How Ozzy has survived this long is a mystery to everyone. Known for his god like abilities for alcohol and drug intake that have plagued his career and health since the early 70s it’s amazing that at 70 he has managed to churn out a new album.
Lost in a musical wilderness of his own making for the last 10 years, before a now famous guest spot with modern pop star Post Malone, a meeting with his producer mate Andrew Watt awakened something in Ozzy that saw a studio band quickly organised consisting of Watt on guitar, drummer Chad Smith and Duff McKagan on bass.
You can read elsewhere how quickly the music just come together amongst the four musicians, as well as extras such as Slash and Elton John who join in on this exciting hard rock journey. Opening with the heaviest (and possibly only real metal) track courtesy of a great Slash riff, Straight to Hell comes in with a chorus of angels before that famous stacked Ozzy studio vocal comes in and instantly everything is better in the world for the next three and a half minutes. Ozzy and the band are completely on point with an aggression and venom that only he has ever been able to produce with his unique vocal ability.
Follow up track All My Life really sets the tone for the album, one of a man reflecting solemnly on his life and career in an unflinching light. All of the positive and negatives he has managed to put himself through in his storied life are covered from here until final track Its a Raid plays out with an almost Motörhead homage as it hammers along fast and loose. There are some surprises throughout, from Ozzy questioning if tea served in heaven on the outro of Goodbye, showing a playful side he tends to keep from his records, or the almost Enter Sandman riff lift on Today is the End before the vocals pull the track into line.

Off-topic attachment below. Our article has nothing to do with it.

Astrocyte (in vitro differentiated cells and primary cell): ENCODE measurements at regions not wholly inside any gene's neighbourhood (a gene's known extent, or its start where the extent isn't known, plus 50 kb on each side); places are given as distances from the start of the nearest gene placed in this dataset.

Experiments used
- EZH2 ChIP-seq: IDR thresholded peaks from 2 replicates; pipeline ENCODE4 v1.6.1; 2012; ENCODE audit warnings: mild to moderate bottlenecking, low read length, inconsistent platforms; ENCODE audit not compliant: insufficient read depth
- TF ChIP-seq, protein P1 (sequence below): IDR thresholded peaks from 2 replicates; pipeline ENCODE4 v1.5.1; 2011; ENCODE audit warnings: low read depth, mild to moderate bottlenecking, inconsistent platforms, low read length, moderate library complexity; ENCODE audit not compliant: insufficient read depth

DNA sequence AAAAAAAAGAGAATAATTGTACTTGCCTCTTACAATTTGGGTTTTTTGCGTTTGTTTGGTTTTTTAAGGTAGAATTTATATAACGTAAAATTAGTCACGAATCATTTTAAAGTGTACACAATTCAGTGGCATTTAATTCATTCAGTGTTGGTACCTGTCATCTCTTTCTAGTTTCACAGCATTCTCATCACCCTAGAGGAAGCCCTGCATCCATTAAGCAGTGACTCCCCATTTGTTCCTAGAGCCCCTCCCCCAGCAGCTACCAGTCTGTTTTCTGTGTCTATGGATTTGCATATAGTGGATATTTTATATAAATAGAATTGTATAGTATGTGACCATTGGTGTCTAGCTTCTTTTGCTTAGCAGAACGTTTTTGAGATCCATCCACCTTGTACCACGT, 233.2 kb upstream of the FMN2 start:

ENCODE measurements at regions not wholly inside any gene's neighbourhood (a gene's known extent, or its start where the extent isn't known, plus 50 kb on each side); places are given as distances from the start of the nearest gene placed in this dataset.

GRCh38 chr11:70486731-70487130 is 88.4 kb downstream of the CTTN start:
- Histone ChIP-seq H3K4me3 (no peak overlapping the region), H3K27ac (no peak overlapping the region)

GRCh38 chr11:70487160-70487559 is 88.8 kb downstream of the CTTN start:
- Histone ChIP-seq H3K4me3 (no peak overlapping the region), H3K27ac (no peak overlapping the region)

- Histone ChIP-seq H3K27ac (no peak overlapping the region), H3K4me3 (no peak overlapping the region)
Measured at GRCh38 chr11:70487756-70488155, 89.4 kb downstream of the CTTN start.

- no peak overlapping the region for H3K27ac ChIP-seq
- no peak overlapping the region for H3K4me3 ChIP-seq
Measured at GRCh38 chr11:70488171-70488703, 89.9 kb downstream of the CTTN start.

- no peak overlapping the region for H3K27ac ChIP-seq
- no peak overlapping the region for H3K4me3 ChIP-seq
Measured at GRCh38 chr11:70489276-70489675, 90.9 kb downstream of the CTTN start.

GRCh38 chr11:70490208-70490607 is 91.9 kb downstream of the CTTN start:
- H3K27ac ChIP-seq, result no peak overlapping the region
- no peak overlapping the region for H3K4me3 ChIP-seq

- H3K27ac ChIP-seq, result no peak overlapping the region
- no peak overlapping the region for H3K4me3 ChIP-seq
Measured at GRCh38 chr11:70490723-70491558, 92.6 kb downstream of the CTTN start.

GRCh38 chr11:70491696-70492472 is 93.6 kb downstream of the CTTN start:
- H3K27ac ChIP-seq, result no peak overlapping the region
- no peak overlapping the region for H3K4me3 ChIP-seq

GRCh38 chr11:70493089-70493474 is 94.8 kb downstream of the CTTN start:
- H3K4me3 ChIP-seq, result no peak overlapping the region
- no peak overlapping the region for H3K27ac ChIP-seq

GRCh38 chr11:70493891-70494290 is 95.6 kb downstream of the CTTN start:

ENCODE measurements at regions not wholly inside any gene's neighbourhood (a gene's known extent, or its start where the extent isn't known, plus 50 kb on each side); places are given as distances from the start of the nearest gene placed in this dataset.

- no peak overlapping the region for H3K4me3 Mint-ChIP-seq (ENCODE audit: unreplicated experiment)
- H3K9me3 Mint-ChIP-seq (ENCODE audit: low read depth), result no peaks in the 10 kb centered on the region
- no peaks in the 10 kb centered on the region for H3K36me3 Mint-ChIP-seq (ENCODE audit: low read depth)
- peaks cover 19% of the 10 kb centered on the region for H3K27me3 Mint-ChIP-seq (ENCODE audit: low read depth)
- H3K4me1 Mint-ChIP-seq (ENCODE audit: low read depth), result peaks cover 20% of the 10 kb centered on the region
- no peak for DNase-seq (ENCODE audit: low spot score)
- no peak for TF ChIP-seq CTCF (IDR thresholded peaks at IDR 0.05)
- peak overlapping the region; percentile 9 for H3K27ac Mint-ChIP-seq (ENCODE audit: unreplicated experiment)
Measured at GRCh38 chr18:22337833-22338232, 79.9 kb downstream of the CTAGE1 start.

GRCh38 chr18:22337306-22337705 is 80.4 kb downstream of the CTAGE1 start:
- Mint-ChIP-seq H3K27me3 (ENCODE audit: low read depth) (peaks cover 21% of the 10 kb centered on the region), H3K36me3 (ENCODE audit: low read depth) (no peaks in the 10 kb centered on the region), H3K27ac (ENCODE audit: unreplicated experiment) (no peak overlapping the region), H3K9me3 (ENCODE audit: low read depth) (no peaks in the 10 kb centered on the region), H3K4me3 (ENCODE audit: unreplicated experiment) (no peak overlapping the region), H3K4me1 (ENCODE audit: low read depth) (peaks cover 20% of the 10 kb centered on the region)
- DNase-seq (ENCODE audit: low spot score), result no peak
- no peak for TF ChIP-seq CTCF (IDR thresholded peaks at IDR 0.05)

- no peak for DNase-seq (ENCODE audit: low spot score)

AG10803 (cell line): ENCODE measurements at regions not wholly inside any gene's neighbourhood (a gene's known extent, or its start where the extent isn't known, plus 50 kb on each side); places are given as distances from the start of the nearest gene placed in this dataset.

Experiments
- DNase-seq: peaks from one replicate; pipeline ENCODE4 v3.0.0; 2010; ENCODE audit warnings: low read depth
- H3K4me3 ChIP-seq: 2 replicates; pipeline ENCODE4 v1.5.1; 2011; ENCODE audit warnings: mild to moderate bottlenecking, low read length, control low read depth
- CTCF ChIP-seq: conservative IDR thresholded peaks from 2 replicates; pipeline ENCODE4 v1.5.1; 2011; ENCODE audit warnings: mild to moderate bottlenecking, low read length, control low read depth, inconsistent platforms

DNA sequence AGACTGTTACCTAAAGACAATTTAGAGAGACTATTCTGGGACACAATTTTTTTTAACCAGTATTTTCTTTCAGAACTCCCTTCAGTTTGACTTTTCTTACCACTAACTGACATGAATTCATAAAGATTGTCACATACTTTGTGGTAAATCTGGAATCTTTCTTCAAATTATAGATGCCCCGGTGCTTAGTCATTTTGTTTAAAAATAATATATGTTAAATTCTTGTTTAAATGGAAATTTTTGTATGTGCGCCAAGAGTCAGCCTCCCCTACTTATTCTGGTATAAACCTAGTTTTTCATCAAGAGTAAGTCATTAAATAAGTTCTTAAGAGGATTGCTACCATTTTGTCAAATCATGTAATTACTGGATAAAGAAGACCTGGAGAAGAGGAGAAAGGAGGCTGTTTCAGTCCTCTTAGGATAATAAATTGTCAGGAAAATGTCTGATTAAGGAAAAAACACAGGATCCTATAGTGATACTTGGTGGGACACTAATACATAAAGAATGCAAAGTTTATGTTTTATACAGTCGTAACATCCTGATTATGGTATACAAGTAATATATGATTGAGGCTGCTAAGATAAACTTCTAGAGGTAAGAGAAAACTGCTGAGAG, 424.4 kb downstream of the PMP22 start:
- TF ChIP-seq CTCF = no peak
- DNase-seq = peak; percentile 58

The biggest surprise is the title track, with piano and vocal contribution from Elton John. Ozzy and Elton appear like the oddest couple on paper, but surprisingly on record they combine to make what might just be one of the best ballads on an Ozzy Osbourne album. Osbourne’s unique vocals have never really lent themselves to the ballads he enjoys doing, but here it all fits together neatly without any of the usual pomp that feels pushed upon the listener in an attempt to always show that there is more to him than his Prince Of Darkness tag.
The immediacy of the recording sessions also plays well into the album. Watt’s production pays close attention to the legacy involved and as such there is no modern drum n’ bass part or overtly programmed sections to take attention away from the music at hand. That is, of course, as long as you ignore the Post Malone bonus track shoved on the end to add no doubt to streaming sales.
If this is indeed Ozzy’s last recorded output, then it is a decent enough swansong, although if he does manage to get this group together and push out another album with the same kind of ruthless efficiency it would not be unwelcome. Perhaps it is time for him to get off the road and just focus on leaving a great recorded legacy, and continue to prove he is anything but ordinary.
- Straight to Hell
- All My Life
- Ordinary Man
- Under the Graveyard
- Eat Me
- Today is the End
- Scary Little Green Men
- Holy For Tonight
- Its A Raid
- Take What You Want